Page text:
My pleasure in this gift took a knock a couple of months later when Alastair Campbell wrote a diary column in The Spectator celebrating his purchase, at a charity auction, of ... Orwell's stapler. Six months after that, the RMT union announced a similar event at which one of the principal lots would be ... You guessed. No doubt Miss Nightingale's lamp has been duly authenticated, but it would be nice if somebody checked.
One of the really significant moments in the interrogation of the Goldman Sachs management team on Capitol Hill came when it was revealed that senior executives had very little knowledge of the complex financial instruments in which their minions were dealing. This kind of specialisation, and the cheery abnegation of responsibility that tends to follow it, has been a feature of the commercial landscape for decades. The Barings collapse of the mid-1990s was largely a result of management assuming that Nick Leeson, the "rogue trader" whose speculations brought the bank to ruin, was simply a bright boy with a lot of abstruse know-how who should be allowed to get on with his trading.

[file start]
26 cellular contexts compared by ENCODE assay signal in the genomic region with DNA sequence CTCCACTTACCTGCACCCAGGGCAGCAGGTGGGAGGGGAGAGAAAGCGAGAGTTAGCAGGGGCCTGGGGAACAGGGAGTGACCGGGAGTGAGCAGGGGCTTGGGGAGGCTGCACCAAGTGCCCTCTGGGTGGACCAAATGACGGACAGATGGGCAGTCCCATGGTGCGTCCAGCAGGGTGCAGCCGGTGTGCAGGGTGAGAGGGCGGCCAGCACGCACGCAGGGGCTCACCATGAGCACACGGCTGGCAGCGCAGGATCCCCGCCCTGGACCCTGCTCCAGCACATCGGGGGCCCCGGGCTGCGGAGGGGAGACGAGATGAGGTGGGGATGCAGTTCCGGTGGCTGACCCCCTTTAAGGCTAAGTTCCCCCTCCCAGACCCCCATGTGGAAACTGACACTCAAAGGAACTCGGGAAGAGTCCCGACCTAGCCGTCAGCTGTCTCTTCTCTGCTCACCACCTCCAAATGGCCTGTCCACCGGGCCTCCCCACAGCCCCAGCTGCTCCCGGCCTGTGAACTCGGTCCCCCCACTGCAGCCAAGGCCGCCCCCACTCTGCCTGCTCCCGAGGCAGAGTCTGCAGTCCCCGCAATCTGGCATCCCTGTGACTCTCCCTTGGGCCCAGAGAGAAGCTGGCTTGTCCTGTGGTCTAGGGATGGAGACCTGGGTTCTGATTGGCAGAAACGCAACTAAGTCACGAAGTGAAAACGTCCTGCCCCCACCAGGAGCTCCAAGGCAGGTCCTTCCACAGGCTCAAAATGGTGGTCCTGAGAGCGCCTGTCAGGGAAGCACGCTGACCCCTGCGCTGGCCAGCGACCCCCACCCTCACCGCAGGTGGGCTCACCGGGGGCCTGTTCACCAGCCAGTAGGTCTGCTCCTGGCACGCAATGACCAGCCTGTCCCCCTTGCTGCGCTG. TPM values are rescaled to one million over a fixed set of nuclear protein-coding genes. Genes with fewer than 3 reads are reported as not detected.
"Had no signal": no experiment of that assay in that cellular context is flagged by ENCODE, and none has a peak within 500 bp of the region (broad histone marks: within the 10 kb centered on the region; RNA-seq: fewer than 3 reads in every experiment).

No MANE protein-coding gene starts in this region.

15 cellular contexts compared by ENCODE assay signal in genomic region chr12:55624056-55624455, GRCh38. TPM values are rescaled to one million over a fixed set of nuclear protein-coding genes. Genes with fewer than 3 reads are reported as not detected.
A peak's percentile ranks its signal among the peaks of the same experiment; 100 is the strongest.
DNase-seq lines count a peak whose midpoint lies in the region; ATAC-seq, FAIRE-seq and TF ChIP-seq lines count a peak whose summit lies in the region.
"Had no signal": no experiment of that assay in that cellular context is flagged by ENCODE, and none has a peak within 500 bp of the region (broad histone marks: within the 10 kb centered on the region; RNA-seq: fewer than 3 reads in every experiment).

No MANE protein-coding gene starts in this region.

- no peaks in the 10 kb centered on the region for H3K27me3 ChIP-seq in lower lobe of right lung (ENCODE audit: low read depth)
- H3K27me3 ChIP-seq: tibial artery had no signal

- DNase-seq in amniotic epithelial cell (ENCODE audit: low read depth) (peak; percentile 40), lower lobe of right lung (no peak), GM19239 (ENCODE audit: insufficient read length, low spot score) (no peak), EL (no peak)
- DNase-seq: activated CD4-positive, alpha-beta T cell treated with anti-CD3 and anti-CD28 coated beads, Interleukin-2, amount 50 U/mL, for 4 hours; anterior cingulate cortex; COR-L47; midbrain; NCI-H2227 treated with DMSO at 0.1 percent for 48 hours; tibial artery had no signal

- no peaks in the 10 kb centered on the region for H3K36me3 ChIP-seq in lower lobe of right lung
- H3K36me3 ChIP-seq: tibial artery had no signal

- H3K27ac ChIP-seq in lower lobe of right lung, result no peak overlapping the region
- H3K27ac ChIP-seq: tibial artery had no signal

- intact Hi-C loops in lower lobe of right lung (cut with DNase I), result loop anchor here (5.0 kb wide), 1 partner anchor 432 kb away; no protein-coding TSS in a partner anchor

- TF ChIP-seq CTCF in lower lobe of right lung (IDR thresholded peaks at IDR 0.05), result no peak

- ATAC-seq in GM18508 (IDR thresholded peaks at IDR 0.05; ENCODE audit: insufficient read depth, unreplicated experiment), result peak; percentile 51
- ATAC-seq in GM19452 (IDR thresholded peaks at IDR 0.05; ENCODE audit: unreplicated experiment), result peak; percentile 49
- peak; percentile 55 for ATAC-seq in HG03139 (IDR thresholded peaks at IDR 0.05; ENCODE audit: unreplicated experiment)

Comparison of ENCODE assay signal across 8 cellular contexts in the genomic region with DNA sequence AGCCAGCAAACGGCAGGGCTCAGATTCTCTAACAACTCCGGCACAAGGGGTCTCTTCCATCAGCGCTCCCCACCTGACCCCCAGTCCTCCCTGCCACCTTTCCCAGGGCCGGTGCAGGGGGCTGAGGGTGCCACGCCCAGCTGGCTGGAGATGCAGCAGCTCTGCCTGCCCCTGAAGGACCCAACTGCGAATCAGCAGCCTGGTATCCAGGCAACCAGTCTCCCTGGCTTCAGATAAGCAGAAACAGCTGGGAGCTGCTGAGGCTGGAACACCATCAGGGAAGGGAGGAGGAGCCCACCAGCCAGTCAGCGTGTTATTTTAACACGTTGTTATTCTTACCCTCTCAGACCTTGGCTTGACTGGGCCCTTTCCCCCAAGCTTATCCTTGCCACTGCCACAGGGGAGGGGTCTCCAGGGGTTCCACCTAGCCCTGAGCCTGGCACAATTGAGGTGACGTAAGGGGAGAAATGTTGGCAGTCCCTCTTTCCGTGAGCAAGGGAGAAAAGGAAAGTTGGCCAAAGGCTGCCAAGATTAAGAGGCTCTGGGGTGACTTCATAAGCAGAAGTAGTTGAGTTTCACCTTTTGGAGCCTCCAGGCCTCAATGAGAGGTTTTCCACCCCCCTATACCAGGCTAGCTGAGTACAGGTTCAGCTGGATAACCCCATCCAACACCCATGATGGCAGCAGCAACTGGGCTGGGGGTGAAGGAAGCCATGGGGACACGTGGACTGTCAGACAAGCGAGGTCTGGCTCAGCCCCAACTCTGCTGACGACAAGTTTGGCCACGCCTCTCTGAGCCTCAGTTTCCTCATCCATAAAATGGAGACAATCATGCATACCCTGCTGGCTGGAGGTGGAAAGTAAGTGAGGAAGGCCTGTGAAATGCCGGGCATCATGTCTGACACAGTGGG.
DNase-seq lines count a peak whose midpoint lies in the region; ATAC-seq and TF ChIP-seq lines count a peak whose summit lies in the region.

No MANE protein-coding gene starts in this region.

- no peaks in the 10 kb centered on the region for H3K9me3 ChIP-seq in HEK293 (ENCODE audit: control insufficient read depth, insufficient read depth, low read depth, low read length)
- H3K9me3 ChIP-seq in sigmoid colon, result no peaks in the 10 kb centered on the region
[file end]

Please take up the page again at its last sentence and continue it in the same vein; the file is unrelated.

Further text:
Working in the City, 20 years ago, one would regularly find oneself devising a press release about the latest pensions legislation which the head of the firm's tax department would claim not to understand. Eventually, some wild-eyed technical expert would be routed out of his den to pronounce the immortal words "seven forty-sevenths", or something like them, and the non-specialists would sink back in relief. In academe, of course, this process of fragmentation, in which even the finest minds struggle to stay aware of developments in the field, has been going on for the best part of a century. Gilbert Murray, the distinguished Oxford classicist, was once approached by a visiting American scholar who gravely inquired: "Tell me, professor, are you interested in incest?" Murray's answer was: "Only in a very general sort of a way."